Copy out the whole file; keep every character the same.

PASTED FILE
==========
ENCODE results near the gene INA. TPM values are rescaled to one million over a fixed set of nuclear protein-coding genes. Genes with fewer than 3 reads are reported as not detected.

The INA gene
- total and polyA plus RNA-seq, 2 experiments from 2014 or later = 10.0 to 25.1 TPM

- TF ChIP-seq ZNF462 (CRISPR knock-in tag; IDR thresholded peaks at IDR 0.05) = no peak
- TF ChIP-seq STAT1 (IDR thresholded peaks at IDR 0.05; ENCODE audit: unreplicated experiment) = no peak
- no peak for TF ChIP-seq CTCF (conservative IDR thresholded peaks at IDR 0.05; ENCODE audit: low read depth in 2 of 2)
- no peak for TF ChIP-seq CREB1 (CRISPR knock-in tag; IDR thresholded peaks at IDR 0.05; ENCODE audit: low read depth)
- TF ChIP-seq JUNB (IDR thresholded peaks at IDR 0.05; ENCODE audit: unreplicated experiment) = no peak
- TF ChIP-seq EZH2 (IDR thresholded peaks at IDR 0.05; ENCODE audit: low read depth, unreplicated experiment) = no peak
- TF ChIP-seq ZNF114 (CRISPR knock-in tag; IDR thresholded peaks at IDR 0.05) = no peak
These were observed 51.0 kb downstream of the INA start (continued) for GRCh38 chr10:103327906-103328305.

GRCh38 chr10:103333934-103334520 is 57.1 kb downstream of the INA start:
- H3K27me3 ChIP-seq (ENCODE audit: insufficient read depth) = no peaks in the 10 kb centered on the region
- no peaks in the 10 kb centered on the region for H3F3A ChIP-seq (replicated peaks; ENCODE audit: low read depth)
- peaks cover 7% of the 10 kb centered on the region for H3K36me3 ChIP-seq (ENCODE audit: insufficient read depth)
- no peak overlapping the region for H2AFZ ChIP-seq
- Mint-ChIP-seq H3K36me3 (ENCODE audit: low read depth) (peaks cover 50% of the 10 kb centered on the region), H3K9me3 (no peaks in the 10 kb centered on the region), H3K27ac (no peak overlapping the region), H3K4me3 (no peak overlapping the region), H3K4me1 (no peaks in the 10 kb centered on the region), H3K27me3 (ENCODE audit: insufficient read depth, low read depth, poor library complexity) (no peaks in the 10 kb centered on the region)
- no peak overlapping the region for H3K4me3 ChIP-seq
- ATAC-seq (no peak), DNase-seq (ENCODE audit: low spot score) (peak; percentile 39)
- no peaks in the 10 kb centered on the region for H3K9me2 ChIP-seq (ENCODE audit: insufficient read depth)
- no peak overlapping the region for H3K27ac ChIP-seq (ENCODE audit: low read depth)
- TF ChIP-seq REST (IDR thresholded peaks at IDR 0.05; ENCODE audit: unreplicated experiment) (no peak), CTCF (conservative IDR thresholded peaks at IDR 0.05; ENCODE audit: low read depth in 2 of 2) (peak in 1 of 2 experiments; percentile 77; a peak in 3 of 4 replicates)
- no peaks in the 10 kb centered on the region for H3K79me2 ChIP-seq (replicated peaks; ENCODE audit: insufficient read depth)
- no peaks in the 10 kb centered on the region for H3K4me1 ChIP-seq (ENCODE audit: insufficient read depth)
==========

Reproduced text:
ENCODE results near the gene INA. TPM values are rescaled to one million over a fixed set of nuclear protein-coding genes. Genes with fewer than 3 reads are reported as not detected.

The INA gene
- total and polyA plus RNA-seq, 2 experiments from 2014 or later = 10.0 to 25.1 TPM

- TF ChIP-seq ZNF462 (CRISPR knock-in tag; IDR thresholded peaks at IDR 0.05) = no peak
- TF ChIP-seq STAT1 (IDR thresholded peaks at IDR 0.05; ENCODE audit: unreplicated experiment) = no peak
- no peak for TF ChIP-seq CTCF (conservative IDR thresholded peaks at IDR 0.05; ENCODE audit: low read depth in 2 of 2)
- no peak for TF ChIP-seq CREB1 (CRISPR knock-in tag; IDR thresholded peaks at IDR 0.05; ENCODE audit: low read depth)
- TF ChIP-seq JUNB (IDR thresholded peaks at IDR 0.05; ENCODE audit: unreplicated experiment) = no peak
- TF ChIP-seq EZH2 (IDR thresholded peaks at IDR 0.05; ENCODE audit: low read depth, unreplicated experiment) = no peak
- TF ChIP-seq ZNF114 (CRISPR knock-in tag; IDR thresholded peaks at IDR 0.05) = no peak
These were observed 51.0 kb downstream of the INA start (continued) for GRCh38 chr10:103327906-103328305.

GRCh38 chr10:103333934-103334520 is 57.1 kb downstream of the INA start:
- H3K27me3 ChIP-seq (ENCODE audit: insufficient read depth) = no peaks in the 10 kb centered on the region
- no peaks in the 10 kb centered on the region for H3F3A ChIP-seq (replicated peaks; ENCODE audit: low read depth)
- peaks cover 7% of the 10 kb centered on the region for H3K36me3 ChIP-seq (ENCODE audit: insufficient read depth)
- no peak overlapping the region for H2AFZ ChIP-seq
- Mint-ChIP-seq H3K36me3 (ENCODE audit: low read depth) (peaks cover 50% of the 10 kb centered on the region), H3K9me3 (no peaks in the 10 kb centered on the region), H3K27ac (no peak overlapping the region), H3K4me3 (no peak overlapping the region), H3K4me1 (no peaks in the 10 kb centered on the region), H3K27me3 (ENCODE audit: insufficient read depth, low read depth, poor library complexity) (no peaks in the 10 kb centered on the region)
- no peak overlapping the region for H3K4me3 ChIP-seq
- ATAC-seq (no peak), DNase-seq (ENCODE audit: low spot score) (peak; percentile 39)
- no peaks in the 10 kb centered on the region for H3K9me2 ChIP-seq (ENCODE audit: insufficient read depth)
- no peak overlapping the region for H3K27ac ChIP-seq (ENCODE audit: low read depth)
- TF ChIP-seq REST (IDR thresholded peaks at IDR 0.05; ENCODE audit: unreplicated experiment) (no peak), CTCF (conservative IDR thresholded peaks at IDR 0.05; ENCODE audit: low read depth in 2 of 2) (peak in 1 of 2 experiments; percentile 77; a peak in 3 of 4 replicates)
- no peaks in the 10 kb centered on the region for H3K79me2 ChIP-seq (replicated peaks; ENCODE audit: insufficient read depth)
- no peaks in the 10 kb centered on the region for H3K4me1 ChIP-seq (ENCODE audit: insufficient read depth)